XF-left-ex-right21-300x168 Canon XF305 Review with sample footage.
305 Left, EX1 Right Default settings
XF-left-ex-right1-300x168 Canon XF305 Review with sample footage.
305 Left, EX1 Right Default settings

The differences are small, but they are there. The Canon is noisier looking while the Sony appears a little softer, but I’m not convinced that it is, I thinks it the XF’s noise giving the impression of a sharper image by adding texture to many surfaces. I personally would take the cleaner image as you can more with this in post production.
I also shot some clips with the XF305 and a NanoFlash as well as the EX1R and a NanoFlash. At 50Mb/s it was very hard to tell any difference between the XF305 and 305/NanoFlash recording, which is what you would expect. If anything the NanoFlash footage may be just a tiny bit less blocky. Comparing the XF305 at 50Mb/s and EX1R/NanoFlash at 50Mb/s the EX footage was quite a bit cleaner with less mosquito noise and macro blocking. If you click on the side by side image on the right you can view it full screen. Look at how much cleaner the EX footage is, but also look carefully at the brickwork. I can tell you that in the moving video clip the bushes in the XF305 clip are full of fine noise, on the frame grab this looks like fine detail, but it’s not.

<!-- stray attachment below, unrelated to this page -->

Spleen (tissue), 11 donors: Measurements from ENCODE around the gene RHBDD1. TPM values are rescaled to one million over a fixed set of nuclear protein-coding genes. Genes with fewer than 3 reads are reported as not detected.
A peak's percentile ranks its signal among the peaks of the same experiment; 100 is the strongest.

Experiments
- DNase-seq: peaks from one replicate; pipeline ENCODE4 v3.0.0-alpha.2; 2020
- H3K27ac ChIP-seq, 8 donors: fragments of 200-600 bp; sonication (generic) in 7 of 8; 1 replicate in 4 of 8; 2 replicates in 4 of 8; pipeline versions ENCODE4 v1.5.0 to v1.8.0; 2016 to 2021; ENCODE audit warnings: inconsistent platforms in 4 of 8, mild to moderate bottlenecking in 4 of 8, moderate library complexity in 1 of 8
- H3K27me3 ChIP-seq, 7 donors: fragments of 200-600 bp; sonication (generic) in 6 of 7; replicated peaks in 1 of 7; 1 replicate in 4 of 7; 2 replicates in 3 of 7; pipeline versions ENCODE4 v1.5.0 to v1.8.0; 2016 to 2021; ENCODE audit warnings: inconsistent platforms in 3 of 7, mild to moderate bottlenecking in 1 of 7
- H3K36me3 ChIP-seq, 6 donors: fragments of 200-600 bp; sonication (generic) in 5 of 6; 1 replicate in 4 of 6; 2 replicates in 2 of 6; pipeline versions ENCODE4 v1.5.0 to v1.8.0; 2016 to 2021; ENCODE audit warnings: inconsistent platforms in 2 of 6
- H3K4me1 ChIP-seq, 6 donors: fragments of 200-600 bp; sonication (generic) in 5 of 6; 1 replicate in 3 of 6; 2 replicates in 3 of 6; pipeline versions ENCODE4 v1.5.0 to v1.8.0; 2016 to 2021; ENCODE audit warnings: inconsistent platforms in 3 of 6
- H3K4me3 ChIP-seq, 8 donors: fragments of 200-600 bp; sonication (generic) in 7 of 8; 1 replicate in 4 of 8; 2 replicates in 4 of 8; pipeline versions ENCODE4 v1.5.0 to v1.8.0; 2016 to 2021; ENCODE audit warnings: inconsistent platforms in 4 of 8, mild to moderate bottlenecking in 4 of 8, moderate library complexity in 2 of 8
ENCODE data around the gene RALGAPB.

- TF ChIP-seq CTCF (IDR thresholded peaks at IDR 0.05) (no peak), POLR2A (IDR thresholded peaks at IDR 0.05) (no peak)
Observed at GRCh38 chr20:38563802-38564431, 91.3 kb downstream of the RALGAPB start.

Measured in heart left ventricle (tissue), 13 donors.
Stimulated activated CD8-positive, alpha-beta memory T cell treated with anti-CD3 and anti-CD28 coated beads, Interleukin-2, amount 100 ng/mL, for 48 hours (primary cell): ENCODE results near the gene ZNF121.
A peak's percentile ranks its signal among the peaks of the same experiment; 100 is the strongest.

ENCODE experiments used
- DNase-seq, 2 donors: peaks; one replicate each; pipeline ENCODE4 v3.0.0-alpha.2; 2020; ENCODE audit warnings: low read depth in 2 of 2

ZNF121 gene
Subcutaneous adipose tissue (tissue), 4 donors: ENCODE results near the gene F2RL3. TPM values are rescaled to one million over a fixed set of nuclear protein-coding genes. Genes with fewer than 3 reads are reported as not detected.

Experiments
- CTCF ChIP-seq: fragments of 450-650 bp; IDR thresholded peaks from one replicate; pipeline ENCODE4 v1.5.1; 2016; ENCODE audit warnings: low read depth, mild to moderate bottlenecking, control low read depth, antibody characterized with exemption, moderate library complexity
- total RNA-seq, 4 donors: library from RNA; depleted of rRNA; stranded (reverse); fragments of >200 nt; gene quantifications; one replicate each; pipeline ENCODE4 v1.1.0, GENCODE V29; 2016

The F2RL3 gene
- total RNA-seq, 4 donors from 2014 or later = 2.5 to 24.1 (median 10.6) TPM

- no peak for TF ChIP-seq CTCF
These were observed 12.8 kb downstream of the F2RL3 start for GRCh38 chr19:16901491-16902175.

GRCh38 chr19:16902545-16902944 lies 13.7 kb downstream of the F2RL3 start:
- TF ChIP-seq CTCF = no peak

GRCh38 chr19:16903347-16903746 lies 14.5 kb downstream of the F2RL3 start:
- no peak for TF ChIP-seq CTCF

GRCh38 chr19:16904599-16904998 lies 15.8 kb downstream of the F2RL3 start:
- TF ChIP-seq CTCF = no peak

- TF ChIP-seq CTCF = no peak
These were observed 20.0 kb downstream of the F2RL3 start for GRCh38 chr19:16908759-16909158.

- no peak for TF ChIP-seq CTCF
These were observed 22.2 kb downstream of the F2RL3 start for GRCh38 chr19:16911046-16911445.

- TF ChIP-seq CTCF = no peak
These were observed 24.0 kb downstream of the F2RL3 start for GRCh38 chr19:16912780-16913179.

305-EX-Nano2-300x168 Canon XF305 Review with sample footage.
XF305 and EX1R/NanoFlash at 50Mb/s

The EX footage recorded on to the NanoFlash at 50Mb/s is cleaner with less macro blocking and mosquito noise, this is probably due to the very fine noise from the 305 stressing the codec harder than the low frequency noise from the EX. At 100Mb/s the EX1R looked really good indeed. The test footage was shot at 25P and even though the XF305 is recording at 50Mb/s 4:2:2 against the EX1R’s 35Mb/s 4:2:0 the visible difference in the rushes is negligible.
The rear viewfinder on the XF305 is a bit better than the rear finder on the EX1R. It’s bigger and I found it very nice to use, however I could not get the waveform monitors etc to appear in the rear finder, only the LCD screen. The menus are logically laid out, I didn’t find them as straight forward to use as the EX menu’s but then I have been using EX’s for some years now so it could just be a case of them being different to what I’m used to.
CONCLUSIONS